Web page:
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Stalin writes PM Modi, CJI; urges them to make Tamil official language of Madras HC

Seeks setting up of regional benches of SC in Chennai, Kolkata, Mumbai

Tamil Nadu CM M.K. Stalin meets Prime Minister Narendra Modi | Twitter/PMO (File) Tamil Nadu CM M.K. Stalin with Prime Minister Narendra Modi | Twitter/PMO

Tamil Nadu Chief Minister M.K. Stalin, on Thursday, urged Prime Minister Narendra Modi and Chief Justice of India N.V. Ramana to initiate appropriate steps to declare Tamil as the official language of the Madras High Court and its Bench in Madurai, in addition to English.

Besides, he insisted upon the inclusion of social diversity and social justice in the appointment of High Court and Supreme Court judges in "true letter and spirit" and to establish permanent regional benches of the Supreme Court in New Delhi, Chennai, Kolkata and Mumbai to ensure people in other parts of this "vast country have equal access" to the apex court.

In a letter addressed to the PM and Chief Justice of India, a copy of which was made available to the media, he reiterated the three demands that he had raised in his speech at the high court function in Chennai on April 23.

"I remain in the fond hope that these three demands of the people of Tamil Nadu will be considered and implemented by your good selves in the nearest future," he said in the letter.

On the higher judiciary, Stalin claimed that as per the hierarchy of courts, with the Supreme Court of India as the apex court, the unitary makeup of the judicial branch is only to ensure judicial discipline so that the judgements of the Supreme Court are followed by all courts and authorities in India.

"In other aspects, we must not lose sight of the fact that the judicial branch also must reflect the spirit of co-operative federalism enshrined in our Constitution," he said.

Hence, it becomes all the more important that the composition of Supreme Court and the High Courts reflects the diverse and pluralistic society of India, since the past few years, there has been declining representation from all sections of the society in the higher judiciary, leading to a "diversity deficit, he said.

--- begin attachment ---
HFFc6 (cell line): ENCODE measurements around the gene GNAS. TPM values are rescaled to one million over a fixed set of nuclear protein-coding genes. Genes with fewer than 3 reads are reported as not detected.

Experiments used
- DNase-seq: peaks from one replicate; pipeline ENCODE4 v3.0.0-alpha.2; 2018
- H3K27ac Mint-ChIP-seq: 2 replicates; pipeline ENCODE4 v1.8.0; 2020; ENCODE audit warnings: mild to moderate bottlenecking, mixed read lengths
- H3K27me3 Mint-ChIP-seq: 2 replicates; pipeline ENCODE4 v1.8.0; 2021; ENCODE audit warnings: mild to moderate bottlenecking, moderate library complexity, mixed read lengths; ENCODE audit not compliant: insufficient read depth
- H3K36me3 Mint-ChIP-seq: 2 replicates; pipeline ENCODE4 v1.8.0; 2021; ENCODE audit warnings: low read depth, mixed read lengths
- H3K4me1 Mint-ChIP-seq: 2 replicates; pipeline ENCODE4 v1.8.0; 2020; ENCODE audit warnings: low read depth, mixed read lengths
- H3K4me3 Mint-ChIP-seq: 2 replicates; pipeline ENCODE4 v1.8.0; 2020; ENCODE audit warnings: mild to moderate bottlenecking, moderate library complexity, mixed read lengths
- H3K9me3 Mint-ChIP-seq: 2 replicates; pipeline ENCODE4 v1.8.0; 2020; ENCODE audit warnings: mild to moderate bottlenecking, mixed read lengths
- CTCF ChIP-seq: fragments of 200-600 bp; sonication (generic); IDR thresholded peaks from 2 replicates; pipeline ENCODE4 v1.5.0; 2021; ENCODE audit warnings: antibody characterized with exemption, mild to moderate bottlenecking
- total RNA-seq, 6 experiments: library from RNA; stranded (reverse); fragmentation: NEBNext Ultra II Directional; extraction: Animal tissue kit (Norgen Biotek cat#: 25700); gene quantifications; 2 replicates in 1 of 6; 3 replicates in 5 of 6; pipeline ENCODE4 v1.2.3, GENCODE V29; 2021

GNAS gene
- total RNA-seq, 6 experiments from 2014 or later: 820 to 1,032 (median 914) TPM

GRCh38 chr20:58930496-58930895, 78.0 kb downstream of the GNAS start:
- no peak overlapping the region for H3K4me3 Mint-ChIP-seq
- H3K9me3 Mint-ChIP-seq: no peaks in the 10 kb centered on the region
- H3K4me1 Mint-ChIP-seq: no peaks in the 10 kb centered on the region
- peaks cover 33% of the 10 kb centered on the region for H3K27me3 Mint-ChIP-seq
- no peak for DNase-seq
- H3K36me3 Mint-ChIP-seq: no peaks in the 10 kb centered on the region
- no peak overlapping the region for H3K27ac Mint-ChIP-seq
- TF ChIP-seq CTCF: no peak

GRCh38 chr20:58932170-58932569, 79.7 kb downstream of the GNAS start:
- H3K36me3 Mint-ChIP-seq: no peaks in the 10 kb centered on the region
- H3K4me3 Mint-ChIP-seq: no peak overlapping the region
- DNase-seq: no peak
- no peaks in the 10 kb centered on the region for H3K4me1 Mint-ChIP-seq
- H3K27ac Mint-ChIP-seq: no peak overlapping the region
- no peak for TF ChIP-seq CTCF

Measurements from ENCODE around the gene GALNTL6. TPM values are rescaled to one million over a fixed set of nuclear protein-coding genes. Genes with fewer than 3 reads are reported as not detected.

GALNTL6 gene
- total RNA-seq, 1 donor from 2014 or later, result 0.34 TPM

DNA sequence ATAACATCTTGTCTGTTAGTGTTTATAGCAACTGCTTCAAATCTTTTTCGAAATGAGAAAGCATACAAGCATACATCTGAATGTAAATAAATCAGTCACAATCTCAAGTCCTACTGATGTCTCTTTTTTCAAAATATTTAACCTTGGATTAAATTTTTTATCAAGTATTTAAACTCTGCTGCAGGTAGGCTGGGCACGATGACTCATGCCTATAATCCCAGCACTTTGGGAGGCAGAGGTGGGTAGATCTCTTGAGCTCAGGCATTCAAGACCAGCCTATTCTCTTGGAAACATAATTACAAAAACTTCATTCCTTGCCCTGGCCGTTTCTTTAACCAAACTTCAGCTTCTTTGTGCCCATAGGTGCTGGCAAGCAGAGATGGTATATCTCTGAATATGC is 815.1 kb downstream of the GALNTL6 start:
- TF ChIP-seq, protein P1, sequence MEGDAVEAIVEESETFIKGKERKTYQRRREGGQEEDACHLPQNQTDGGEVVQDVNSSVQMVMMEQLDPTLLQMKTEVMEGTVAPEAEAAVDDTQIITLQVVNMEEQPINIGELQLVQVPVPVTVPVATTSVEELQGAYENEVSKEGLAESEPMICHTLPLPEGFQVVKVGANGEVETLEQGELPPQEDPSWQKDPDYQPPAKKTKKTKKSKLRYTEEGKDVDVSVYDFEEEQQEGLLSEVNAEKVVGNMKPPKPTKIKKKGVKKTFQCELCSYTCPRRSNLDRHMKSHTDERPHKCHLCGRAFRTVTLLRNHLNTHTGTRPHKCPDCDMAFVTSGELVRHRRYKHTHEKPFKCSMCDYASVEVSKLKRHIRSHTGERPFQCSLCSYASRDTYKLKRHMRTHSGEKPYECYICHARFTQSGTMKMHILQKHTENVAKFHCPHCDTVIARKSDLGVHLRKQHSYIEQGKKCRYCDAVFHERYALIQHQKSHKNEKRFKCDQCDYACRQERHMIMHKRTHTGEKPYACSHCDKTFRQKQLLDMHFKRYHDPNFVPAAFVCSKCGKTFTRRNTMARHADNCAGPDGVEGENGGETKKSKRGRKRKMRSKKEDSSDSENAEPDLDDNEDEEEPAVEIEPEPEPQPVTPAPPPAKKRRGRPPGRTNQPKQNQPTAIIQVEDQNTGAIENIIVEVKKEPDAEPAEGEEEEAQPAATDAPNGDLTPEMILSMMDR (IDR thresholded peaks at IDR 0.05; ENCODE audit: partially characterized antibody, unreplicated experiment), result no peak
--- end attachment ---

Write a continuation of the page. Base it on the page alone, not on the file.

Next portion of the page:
Judicial diversity is fundamental to the quality of judging and a broad based, heterogeneous group of judges representing various sections of the society, alone can reflect the views and values of society as a whole, particularly on issues involving historical, traditional, linguistic and cultural matters.

This is because they would provide wider perspectives, since the group of judges would naturally interpret and enforce law based on their multi various backgrounds, Stalin reasoned.

"I am of the firm view that all states must find proportional representation on the bench of the Supreme Court. It will then truly reflect the diverse nature of Indian society in its various dimensions," he said and requested for the inclusion of this requirement to maintain social diversity and social justice in the appointment of High Court and Supreme Court Judges in the Memorandum of Procedure to appoint Judges and follow the same in true letter and spirit.

Another issue in which the federal character of the nation must be reflected in the judicial branch, is the establishment of permanent regional benches of the Supreme Court. While there are 25 high courts across the nation, it is seen from data that the number of appeals being filed in the Supreme Court is more from states around the NCR region than states located further away from Delhi.

Wondering what the impediment could be in making the official language of other states as the official language of the High Courts, in addition to English, the chief minister said Tamil Nadu had already brought out standard books on law in Tamil.

"Moreover, as a language that is both Classical and a vibrant modern language it would be perfectly suitable to use Tamil in the High Court. Further, making law and justice comprehensible to the common man in the court proceedings is essential in the justice delivery system," he said.

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